The competition is named in memory of Dr. Joseph A. Hartman, a founding member and lead investigator of the Partnership for Air Transportation Noise and Emissions Reduction at the Massachusetts Institute of Technology, who passed away in 2004. The $1,250 cash prize was awarded at an ASCENT event in Cambridge, Massachusetts, on April 3-4. Ms. Kim’s paper, “Spatial and Temporal Patterns of Ambient Ultrafine Particulate Matter (UFP) in Communities Along an Arrival Aircraft Pathway,” is part of an School of Public Health study monitoring ambient UFP concentrations at six sites at varying distances from a major arrival aircraft pathway to Boston Logan International Airport. Ms. Kim has been involved in the study from the beginning, including site selection, field data collection, data processing, and data analysis.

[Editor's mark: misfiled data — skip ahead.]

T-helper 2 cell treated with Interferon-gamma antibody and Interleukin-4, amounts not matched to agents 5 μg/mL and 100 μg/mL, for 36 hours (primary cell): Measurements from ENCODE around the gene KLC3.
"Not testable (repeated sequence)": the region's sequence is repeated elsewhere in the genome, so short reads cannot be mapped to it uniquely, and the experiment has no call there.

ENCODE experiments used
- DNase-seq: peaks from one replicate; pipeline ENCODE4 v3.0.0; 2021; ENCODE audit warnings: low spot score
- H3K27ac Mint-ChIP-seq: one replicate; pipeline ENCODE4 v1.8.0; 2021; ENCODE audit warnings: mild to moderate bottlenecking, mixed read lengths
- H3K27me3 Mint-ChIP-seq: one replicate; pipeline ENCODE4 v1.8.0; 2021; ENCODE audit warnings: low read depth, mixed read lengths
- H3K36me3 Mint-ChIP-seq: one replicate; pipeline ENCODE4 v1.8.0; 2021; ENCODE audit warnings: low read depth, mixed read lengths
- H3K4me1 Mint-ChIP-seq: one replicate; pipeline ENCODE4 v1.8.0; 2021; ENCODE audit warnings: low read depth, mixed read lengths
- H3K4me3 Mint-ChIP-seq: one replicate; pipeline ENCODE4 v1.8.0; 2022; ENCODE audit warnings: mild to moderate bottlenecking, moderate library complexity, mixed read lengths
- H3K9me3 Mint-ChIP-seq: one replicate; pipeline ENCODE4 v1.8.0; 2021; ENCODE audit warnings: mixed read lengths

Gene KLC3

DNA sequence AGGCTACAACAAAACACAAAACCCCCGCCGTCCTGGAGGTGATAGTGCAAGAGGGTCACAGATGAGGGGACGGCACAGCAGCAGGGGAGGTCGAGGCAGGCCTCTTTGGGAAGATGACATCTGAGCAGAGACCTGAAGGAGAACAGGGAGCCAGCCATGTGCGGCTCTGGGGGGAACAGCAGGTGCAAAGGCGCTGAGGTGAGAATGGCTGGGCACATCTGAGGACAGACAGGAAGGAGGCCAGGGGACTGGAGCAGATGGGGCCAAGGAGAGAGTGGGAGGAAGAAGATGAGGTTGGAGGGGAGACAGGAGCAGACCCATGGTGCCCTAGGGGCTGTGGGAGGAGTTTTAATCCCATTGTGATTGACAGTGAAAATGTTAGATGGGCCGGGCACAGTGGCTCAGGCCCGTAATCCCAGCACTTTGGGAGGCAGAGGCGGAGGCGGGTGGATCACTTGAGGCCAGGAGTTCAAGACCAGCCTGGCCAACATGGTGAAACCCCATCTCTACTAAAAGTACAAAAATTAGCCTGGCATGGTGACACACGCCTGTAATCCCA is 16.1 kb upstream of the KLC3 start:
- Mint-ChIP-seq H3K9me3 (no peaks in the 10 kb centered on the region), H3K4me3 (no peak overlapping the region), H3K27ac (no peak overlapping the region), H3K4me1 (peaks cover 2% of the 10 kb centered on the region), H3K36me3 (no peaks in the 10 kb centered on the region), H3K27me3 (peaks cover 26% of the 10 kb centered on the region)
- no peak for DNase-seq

UFPs are associated with an array of adverse health outcomes, and Kim says understanding how planes contribute to UFP exposure along flight paths and near airports is becoming ever more important as aviation activities are expected to continue to increase. She says she is grateful for ASCENT’s recognition of her team’s work and of the importance of their findings.